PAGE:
CFP: Hope - Probing the Boundaries 2 (UK) (6/2/06; 9/18/06-9/20/06)
2nd Global Conference
Hope - Probing the Boundaries
Monday 18th September - Wednesday 20th September 2006
Mansfield College, Oxford
Call for Papers
(please cross post where appropriate)
This inter-disciplinary and multi-disciplinary conference aims to explore contemporary definitions, meanings and expressions of hope. In particular, it will seek to examine the individual, social, national and international contexts within which hope emerges as well as its counterpart, hopelessness.
The theme and the sense of uncertainty pervades the start of the twenty-first century. Although young, the past bears witness to the brutality of genocides, atrocities, terrorism which acts to counter-balance economic, political, technological and ecological aspirations. Medicine and bio-ethics are split between those who foresee the worst implications for persons and those who foresee the promise of genetic engineering. Cultural conflicts likewise offer scope for grave apprehension or the hopeful anticipation of a culturally enriched shared world. This project is committed to the view that now is the time look at the main spheres in which there seems to be a pendulum between fear and hopeful expectation, with a view to thinking out constructive strategies for exploration.
Papers, workshops and reports are invited on any of the following possible areas for discussion;
1. Human awareness of the passage of time; changing attitudes to what H.G. Wells called 'the shape of things to come'. What are the possible bases for thinking about the future?
2. Expressions of these attitudes in contemporary culture – portrayals in art, cinema, literature, radio, science fiction, theatre, tv
3. The psychological basis of fear of the future. Why millennial hopes are matched by millennial fears
4. The concept of a new age. Utopian thinkers; Dystopian visions. The connection with political movements. What do new agers want? Hedonism and the simple life. The fear of longevity. The fear of loneliness
5. Hopelessness, despair, indifference and resignation. The meaning of life
6. The science of the future. Prediction, risk and disaster management
7. The phenomenology of hope. What is this phenomenon that we call hope? How does it live and seemingly thrive in difficult times? How is it sustained? How is it invoked? Is there any difference between those who seem to be more hopeful than others?
8. Does hope and the act of hoping/or the predisposition to hope differ from culture to culture? What are those variances and what accounts for them? How is hope differently instantiated among cultures? What are those instantiations?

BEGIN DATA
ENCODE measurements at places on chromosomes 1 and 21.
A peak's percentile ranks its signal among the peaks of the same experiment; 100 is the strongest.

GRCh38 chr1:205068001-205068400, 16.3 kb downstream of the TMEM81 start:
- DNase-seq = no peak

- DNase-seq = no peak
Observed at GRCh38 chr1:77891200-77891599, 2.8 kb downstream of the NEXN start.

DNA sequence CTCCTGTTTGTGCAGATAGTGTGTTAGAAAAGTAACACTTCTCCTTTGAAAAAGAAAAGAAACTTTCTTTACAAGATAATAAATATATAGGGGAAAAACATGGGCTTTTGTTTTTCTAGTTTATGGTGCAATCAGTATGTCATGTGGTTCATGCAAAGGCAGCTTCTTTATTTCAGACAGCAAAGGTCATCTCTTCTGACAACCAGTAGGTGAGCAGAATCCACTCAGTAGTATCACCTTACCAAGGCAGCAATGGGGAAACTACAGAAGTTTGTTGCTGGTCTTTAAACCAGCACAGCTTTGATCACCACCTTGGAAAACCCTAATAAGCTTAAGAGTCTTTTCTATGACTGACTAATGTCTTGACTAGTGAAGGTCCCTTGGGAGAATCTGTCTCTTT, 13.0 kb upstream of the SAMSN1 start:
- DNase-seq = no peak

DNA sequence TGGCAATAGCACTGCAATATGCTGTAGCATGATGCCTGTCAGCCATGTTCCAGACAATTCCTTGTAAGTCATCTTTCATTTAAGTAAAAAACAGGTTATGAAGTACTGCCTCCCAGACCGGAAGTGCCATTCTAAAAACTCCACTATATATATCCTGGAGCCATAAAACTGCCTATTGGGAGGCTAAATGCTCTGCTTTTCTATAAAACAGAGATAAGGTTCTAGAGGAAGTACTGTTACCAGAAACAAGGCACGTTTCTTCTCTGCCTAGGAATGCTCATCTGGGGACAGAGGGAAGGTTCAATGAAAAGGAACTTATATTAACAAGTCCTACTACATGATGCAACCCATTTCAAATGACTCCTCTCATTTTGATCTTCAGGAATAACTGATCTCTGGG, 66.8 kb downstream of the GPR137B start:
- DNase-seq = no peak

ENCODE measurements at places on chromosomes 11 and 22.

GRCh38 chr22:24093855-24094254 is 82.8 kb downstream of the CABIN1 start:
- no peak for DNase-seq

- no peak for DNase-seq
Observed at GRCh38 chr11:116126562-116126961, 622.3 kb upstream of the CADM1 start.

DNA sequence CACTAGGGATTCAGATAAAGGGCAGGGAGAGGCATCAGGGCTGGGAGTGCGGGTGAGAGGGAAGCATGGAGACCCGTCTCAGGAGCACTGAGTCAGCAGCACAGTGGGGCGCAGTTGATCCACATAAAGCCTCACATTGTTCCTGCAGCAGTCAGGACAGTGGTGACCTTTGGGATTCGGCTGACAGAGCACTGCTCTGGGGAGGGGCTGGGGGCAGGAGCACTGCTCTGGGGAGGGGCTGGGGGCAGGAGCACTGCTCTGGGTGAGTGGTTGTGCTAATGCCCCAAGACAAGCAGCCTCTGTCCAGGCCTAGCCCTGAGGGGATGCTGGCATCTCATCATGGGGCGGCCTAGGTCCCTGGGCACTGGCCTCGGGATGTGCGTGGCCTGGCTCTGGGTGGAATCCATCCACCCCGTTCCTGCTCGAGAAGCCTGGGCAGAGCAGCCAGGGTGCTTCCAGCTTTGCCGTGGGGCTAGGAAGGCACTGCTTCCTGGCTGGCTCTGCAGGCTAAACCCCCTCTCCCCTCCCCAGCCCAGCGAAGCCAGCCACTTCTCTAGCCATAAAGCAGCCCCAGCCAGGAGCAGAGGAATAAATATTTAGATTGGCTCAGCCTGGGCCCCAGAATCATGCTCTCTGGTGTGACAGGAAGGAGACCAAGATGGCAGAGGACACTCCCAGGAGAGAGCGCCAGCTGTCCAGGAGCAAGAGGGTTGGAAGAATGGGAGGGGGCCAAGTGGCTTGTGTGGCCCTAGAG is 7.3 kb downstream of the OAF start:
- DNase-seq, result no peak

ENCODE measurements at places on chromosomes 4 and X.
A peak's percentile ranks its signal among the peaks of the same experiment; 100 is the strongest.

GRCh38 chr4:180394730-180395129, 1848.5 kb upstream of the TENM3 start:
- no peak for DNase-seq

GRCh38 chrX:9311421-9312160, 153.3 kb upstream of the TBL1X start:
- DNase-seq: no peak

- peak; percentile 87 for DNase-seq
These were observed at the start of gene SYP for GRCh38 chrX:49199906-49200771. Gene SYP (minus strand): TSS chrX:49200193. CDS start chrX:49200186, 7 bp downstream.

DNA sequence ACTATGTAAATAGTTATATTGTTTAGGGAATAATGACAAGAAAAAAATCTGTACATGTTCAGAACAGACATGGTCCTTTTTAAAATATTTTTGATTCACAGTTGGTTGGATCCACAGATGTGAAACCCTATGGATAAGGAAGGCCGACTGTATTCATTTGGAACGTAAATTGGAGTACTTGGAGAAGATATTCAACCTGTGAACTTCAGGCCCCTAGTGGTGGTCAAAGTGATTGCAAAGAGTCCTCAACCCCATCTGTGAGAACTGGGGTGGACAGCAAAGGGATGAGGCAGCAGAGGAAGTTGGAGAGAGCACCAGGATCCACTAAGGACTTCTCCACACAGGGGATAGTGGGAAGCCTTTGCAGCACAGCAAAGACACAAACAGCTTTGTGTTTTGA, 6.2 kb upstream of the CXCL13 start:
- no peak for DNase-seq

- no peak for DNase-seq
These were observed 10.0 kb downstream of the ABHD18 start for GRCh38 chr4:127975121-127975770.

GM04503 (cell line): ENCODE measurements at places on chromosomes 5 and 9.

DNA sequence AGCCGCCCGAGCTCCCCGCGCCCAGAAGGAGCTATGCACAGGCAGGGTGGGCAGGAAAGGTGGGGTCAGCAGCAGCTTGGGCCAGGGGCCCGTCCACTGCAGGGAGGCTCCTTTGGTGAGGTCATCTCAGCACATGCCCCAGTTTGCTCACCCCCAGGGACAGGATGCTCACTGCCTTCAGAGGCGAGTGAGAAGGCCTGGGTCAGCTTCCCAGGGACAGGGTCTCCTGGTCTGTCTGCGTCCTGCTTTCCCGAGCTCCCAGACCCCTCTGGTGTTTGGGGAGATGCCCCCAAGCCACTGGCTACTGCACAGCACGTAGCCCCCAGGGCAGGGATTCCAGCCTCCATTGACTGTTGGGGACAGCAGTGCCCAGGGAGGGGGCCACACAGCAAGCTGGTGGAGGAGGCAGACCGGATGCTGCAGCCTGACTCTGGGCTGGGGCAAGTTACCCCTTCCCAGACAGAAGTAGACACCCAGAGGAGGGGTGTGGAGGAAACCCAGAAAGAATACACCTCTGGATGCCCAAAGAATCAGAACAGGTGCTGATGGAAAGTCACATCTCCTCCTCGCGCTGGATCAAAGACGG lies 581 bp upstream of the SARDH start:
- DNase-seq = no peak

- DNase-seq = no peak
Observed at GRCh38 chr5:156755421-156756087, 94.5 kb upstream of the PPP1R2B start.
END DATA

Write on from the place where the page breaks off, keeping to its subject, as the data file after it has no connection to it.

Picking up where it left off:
9. The notion of open and closed futures
10. The role and place of religion and religious movements.
11. Risk, possibility and hope.
12. Envisaging possible futures. The question of choice. Cultivating hope. To boldly go.
These are indicative themes. Papers are welcome on these and related themes.
Papers will be considered on any related theme. 300 word abstracts should be submitted by Friday 2nd June 2006. If an abstract is accepted for the conference, a full draft paper should be submitted by Friday 1st September 2006.
300 word abstracts should be submitted to the Organising Chairs; abstracts may be in Word, WordPerfect, PDF or RTF formats.
Priory House, 149B Wroslyn Road
Freeland, Oxfordshire OX29 8HR
New York, USA Stephen Neff
University of Pennsylvania, USA
University of Pennsylvania, USA
The conference is part of the 'Probing the Boundaries' programme of research projects. It aims to bring together people from different areas and interests to share ideas and explore various discussions which are innovative and exciting.
All papers accepted for and presented at this conference will be published in an ISBN eBook. Selected papers will be developed for publication in a themed hard copy volume.
For further details about the project please visit:
For further details about the conference please visit:
From the Literary Calls for Papers Mailing List
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or write Jennifer Higginbotham: higginbj_at_english.upenn.edu
Received on Fri Apr 07 2006 - 10:38:07 EDT